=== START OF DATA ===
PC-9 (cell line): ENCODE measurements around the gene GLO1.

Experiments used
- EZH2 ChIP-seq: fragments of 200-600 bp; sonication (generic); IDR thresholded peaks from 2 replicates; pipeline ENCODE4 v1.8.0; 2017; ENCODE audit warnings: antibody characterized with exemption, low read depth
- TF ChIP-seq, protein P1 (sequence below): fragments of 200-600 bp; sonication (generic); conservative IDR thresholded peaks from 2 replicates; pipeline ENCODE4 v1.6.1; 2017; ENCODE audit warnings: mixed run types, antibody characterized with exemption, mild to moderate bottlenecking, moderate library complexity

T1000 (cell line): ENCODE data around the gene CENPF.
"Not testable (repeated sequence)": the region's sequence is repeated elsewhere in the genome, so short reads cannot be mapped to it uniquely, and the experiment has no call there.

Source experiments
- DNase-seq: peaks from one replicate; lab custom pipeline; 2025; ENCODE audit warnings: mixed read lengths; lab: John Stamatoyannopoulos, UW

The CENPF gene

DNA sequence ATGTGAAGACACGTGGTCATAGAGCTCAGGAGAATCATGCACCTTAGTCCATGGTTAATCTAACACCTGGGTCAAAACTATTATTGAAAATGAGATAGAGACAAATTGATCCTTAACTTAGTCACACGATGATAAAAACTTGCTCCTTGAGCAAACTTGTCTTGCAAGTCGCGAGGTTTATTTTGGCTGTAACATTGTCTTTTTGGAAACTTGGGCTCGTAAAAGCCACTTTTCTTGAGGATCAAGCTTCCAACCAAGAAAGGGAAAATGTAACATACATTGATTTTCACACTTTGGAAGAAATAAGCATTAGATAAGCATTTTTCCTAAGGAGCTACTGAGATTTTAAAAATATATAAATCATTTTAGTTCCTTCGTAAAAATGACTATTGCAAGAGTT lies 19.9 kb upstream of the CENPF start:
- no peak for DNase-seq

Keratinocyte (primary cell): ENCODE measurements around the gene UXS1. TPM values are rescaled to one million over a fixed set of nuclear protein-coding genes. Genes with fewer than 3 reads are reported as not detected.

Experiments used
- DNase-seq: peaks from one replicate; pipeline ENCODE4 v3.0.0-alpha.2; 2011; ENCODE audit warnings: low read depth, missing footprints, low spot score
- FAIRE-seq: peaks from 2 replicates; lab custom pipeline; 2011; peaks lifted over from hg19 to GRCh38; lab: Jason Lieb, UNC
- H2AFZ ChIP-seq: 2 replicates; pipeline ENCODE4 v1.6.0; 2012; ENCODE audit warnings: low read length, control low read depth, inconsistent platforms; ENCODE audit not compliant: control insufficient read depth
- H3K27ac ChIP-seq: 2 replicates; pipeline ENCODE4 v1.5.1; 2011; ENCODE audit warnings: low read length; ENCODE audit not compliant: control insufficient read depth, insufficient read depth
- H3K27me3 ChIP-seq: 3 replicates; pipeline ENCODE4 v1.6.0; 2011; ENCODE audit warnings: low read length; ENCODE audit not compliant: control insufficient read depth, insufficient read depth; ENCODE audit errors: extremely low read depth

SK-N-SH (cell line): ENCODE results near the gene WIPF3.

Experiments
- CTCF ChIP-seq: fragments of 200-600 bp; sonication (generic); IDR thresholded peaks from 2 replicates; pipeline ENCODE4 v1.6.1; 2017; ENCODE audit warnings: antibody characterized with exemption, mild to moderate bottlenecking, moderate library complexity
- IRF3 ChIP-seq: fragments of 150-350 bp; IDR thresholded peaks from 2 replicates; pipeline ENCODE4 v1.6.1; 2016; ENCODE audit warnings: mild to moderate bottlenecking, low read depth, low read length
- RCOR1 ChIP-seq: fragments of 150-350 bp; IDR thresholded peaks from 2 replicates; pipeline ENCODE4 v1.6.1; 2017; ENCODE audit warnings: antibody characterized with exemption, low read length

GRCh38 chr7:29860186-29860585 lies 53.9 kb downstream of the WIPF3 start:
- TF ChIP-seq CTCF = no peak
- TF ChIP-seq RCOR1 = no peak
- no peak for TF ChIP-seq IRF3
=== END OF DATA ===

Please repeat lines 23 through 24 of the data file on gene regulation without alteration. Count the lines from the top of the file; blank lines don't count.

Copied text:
- RCOR1 ChIP-seq: fragments of 150-350 bp; IDR thresholded peaks from 2 replicates; pipeline ENCODE4 v1.6.1; 2017; ENCODE audit warnings: antibody characterized with exemption, low read length

GRCh38 chr7:29860186-29860585 lies 53.9 kb downstream of the WIPF3 start: